The three factors are:
- the poor technical structure of bitcoin
- technical components like funding an open interest
- and the foundation of the recent rally.
Factor #1: Technical structure of bitcoin
Up until late February, technical analysts were anticipating the bitcoin price to respect strong support levels found at $9,550.
The $9,550 level was a critical area for bitcoin to defend because it was support formed in October 2019, and was also a 0.615 Fibonacci level which typically acts as a point of reversal.
The bitcoin price plummeted through the $9,550 level swiftly after testing it the third time, liquidating hundreds of millions of dollars in long contracts in the margin trading market.
As the bitcoin price breaks down from the inverse head and shoulders (IHS) structure, highly-regarded analysts like Pentarhudi, who successfully predicted several market cycles throughout the past three years, said that the $6,000 to $6,500 range is the likely next target.
Factor #2: Funding and open interest
For a long period of time, the funding rate of both Bitcoin and Ethereum remained above 0.1 percent on BitMEX, Binance Futures, and other major margin trading platforms.
The funding rate of perpetual swaps (futures contracts with no expiration) increases when there are significantly more long contracts in the market. When there are more shorts than longs, the funding rate turns negative.
A positive funding rate means that it costs a fee every 8 hours for long contract holders to keep their positions open, and vice versa for short contract holders.
Analysts say that the imbalance in funding in the cryptocurrency is worse than in October 2018. In December 2018, the Bitcoin price proceeded to enter a severe bear market, dropping to as low as $3,150.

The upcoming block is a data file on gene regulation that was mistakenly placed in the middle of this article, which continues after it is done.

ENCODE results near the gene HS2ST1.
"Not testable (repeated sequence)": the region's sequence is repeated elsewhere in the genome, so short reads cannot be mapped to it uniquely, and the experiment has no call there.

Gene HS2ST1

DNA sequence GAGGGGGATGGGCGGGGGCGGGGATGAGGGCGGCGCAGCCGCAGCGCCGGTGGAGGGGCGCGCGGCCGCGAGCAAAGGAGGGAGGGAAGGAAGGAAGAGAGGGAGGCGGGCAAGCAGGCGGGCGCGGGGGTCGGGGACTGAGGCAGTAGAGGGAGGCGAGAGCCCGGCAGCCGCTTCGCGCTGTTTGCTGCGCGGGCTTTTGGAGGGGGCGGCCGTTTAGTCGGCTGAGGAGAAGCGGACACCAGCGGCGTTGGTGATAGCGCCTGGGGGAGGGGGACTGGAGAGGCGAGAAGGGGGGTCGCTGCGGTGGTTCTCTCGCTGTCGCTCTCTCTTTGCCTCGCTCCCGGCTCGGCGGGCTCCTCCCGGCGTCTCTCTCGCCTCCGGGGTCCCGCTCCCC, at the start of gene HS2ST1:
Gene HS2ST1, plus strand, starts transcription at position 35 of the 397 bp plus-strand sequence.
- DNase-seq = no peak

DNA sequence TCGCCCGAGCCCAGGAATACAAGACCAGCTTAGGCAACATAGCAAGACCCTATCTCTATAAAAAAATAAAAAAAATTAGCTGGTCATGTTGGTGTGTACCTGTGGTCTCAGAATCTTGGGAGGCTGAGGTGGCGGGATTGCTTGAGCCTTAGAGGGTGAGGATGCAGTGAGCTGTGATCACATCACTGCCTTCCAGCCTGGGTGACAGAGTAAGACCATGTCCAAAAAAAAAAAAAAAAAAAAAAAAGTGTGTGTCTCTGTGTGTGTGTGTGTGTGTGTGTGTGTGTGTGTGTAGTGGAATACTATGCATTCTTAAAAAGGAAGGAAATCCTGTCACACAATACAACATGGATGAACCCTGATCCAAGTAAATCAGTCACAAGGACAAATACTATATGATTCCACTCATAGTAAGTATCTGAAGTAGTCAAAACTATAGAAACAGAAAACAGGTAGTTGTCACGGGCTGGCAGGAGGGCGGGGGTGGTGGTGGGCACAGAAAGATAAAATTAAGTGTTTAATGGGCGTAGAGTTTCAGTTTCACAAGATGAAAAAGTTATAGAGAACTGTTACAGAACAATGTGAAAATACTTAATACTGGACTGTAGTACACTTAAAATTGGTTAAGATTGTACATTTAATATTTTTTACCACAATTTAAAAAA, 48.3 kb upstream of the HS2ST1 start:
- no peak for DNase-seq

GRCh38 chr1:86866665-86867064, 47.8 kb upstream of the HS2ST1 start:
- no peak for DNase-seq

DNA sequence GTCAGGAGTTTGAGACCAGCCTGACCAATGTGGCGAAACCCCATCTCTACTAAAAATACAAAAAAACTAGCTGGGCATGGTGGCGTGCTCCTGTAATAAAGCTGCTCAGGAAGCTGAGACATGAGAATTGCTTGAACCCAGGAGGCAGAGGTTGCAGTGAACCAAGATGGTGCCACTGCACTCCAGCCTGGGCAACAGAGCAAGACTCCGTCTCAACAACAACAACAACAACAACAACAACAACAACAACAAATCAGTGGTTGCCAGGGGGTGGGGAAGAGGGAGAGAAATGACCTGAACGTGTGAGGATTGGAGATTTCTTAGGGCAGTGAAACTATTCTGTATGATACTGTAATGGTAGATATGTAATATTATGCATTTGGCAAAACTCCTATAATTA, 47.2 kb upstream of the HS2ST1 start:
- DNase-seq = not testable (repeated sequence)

Factor #3: Foundation of the cryptocurrency market rally
The Bitcoin rally from $8,000 to $10,500 was primarily driven by spoof orders or fake buy orders.
The practice, which is now prohibited in the stock market, was used to create inorganic demand for bitcoin to cause fear of missing out (FOMO) amongst retail traders.
When the bitcoin price increases quickly in a short time frame, it becomes vulnerable to a steep correction. When the upsurge is mainly based on spoof orders, it becomes even more at risk of a pullback.
Cryptocurrency trader Jacob Canfield said that $8,000 and $8,400 remain as two strong levels of support for bitcoin in the short-term.
“$8,000 won’t break first try in my opinion, so it looks like a good level to scalp from. $8,400 is also a strong level at the moment as sellers are losing some stream. Adjust to the market.”
But, as said by Nik Yaremchuk at Adaptive Capital, the large number of buy orders present at $7,500 could lead BTC to pull back to the mid-$7,000 region.
Given the tendency of Bitcoin to see overextended movements to both the upside and downside, traders foresee the pullback resulting in a drop to the $6,000s once again.
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